1. Please write down the name (and abbreviation) of your snow model or land-surface model with snow component?

Melbourne University Snow Model (MU-SNW)

2. Name and address of model developer;

Associate Professor Ian Simmonds
Dr. David Walland
School of Earth Sciences
University of Melbourne
Parkville, Victoria
Australia, 3052

3. Name and address of model user;

Associate Professor Ian Simmonds
School of Earth Sciences
University of Melbourne
Parkville, Victoria
Australia, 3052

4. Please indicate whether your model is developed for application

   in understanding snow processes,     
   in a runoff forecasting model,       
   in a weather forecasting model,      X
   in a global climate model (GCM),     X
   or other (please specify)?                 

5. The first year when the model was used;


6. One paragraph description of your model (e.g. abstract from report or paper);

An interactive snow hydrology scheme suitable for incorporating into a general circulation model (GCM). The algorithm accounts for a prognostic calculation of snow depth and snow fraction and models the hydrological budget and energy balance over the snow surface. In addition, the scheme incorporates the effect of sub-grid-scale variations in topography with a novel statistical approach.

7. Please specify any known application range or restrictions;

8. What are the development data needs;

None at present.

9. What are the operational data needs?


10. Please indicate with an "x" for those meteorological variables used to DRIVE your snow model?

   precipitation                   : X
   air temperature                 : X
   wind speed                      : X
   wind direction                  : X
   downwelling shortwave radiation : X
   downwelling longwave  radiation : X
   cloud cover                     : X
   surface pressure                : X

11. List the state variables (e.g., snow temperature, snow water equivalent, etc) your snow model uses?

Snow depth, snow fraction, snow temperature (single value)

12. List the measurable/adjustable parameters (e.g., snow surface aerodynamic roughness, maximum albedo at visible wavelength, etc, excluding initial conditions) your snow model uses?

Roughness, albedo, heat capacity

13. What are the output data?

As 11.

14. What computer language does your model use?


15. How many subroutines (or functions) does your snow model have?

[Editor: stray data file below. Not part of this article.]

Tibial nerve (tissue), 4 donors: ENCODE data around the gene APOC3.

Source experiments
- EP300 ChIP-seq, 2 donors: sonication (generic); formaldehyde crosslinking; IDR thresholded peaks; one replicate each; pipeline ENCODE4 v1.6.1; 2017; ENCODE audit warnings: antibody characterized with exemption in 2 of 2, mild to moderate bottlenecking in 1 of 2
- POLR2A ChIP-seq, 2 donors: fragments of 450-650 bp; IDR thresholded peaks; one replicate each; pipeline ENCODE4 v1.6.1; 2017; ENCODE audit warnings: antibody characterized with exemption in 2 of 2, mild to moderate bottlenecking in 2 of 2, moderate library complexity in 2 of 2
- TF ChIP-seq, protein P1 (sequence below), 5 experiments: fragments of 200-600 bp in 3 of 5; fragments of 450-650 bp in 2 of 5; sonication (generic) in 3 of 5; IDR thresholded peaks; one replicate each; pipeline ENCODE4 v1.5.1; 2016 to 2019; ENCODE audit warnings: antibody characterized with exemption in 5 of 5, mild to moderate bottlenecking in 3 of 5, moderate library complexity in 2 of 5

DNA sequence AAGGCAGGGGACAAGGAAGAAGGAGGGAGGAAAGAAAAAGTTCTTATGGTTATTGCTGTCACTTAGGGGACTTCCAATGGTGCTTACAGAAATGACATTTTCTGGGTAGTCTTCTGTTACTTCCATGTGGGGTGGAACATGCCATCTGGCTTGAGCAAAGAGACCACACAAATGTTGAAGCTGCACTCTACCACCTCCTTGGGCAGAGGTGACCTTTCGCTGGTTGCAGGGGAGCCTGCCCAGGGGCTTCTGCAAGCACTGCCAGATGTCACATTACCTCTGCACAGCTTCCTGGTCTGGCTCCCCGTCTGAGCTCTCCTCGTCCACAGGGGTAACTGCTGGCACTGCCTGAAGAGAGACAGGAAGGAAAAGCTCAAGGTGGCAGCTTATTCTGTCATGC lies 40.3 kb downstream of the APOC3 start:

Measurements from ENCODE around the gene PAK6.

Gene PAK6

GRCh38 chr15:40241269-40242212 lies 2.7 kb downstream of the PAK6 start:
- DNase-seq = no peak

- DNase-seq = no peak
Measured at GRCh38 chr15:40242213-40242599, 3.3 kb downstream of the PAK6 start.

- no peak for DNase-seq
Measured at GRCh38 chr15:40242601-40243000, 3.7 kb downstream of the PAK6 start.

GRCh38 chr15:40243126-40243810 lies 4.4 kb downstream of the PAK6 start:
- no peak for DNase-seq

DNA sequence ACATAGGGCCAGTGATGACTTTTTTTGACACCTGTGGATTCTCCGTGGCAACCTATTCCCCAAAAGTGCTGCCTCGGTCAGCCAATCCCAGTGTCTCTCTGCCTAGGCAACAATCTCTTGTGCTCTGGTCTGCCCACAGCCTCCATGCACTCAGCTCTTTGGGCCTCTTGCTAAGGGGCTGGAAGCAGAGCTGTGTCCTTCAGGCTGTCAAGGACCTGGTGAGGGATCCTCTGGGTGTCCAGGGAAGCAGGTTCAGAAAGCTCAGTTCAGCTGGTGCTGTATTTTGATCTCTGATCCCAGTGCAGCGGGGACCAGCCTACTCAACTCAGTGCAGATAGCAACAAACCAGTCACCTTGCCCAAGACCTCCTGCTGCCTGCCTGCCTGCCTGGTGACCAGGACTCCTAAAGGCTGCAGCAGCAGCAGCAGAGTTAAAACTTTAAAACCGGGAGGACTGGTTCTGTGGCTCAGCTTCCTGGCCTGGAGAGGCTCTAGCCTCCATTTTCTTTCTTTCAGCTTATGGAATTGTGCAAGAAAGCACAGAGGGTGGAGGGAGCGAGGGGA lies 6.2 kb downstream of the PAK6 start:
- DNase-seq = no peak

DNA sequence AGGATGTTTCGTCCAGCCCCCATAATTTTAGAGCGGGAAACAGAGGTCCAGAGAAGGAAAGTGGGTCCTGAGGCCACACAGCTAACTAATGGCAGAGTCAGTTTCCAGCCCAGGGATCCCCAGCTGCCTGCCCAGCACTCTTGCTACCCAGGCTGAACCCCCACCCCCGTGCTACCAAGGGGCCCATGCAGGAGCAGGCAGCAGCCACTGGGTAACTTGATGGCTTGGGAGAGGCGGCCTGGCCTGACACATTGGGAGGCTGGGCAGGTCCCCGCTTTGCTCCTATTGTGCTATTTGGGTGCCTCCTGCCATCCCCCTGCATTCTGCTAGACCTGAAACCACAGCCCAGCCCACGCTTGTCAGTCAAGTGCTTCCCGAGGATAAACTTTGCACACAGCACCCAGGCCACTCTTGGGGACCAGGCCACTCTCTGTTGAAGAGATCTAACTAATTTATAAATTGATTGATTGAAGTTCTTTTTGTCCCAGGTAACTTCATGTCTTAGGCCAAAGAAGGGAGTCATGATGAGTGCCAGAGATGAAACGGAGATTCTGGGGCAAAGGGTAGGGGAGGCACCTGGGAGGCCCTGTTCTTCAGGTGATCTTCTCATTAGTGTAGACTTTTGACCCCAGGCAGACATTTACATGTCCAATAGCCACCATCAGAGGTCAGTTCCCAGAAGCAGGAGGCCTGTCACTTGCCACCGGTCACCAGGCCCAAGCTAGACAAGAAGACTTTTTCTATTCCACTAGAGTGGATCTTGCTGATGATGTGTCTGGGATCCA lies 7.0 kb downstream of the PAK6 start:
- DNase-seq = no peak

About 5

16. Number of lines of the snow code?

About 300

17. What is the recommended hardware?

Is very portable

18. How does your model determine the form of precipitation (i.e., snowfall and rainfall)? Please give the formulation.

Temperature at second bottom sigma level (0.929) greater or less than 0C.

19. Is your snow model one dimensional or multi-dimensional? Please specify.

One dimensional, but includes information about the sub grid scale topography.

20. If one dimensional, how many layers are there in your snow model? Please specify layering structure.

One layer

21. What is your snow model time step?

About 20 mins.

22. Does your model snow albedo allow its

    spectral differences    (visible vs. near-IR)?  
    directional differences (direct  vs. diffuse)? 

23. Is your model snow albedo a function of

      snow age                 
      grain size                  
      solar zenith angle      
      snow depth?           
Albedo solely a function of latitude.

24. Does your snow model explicitly treat liquid water retention and percolation within the snowpack?


25. Does your snow model account for changes in the hydraulic and thermal properties of snow due to meltwater refreezing?


26. Is snow density in your snow model changing with time or fixed?


27. Is heat capacity and conductivity in your snow model changing with time or fixed?


28. Does your snow model simulate vapor transfer in the snowpack?


29. Does your snow model account for the heat transfer between the bottom of the snowpack and the underlying soil?


30. In snow energy balance, does your model consider heat convected by rain or falling snow?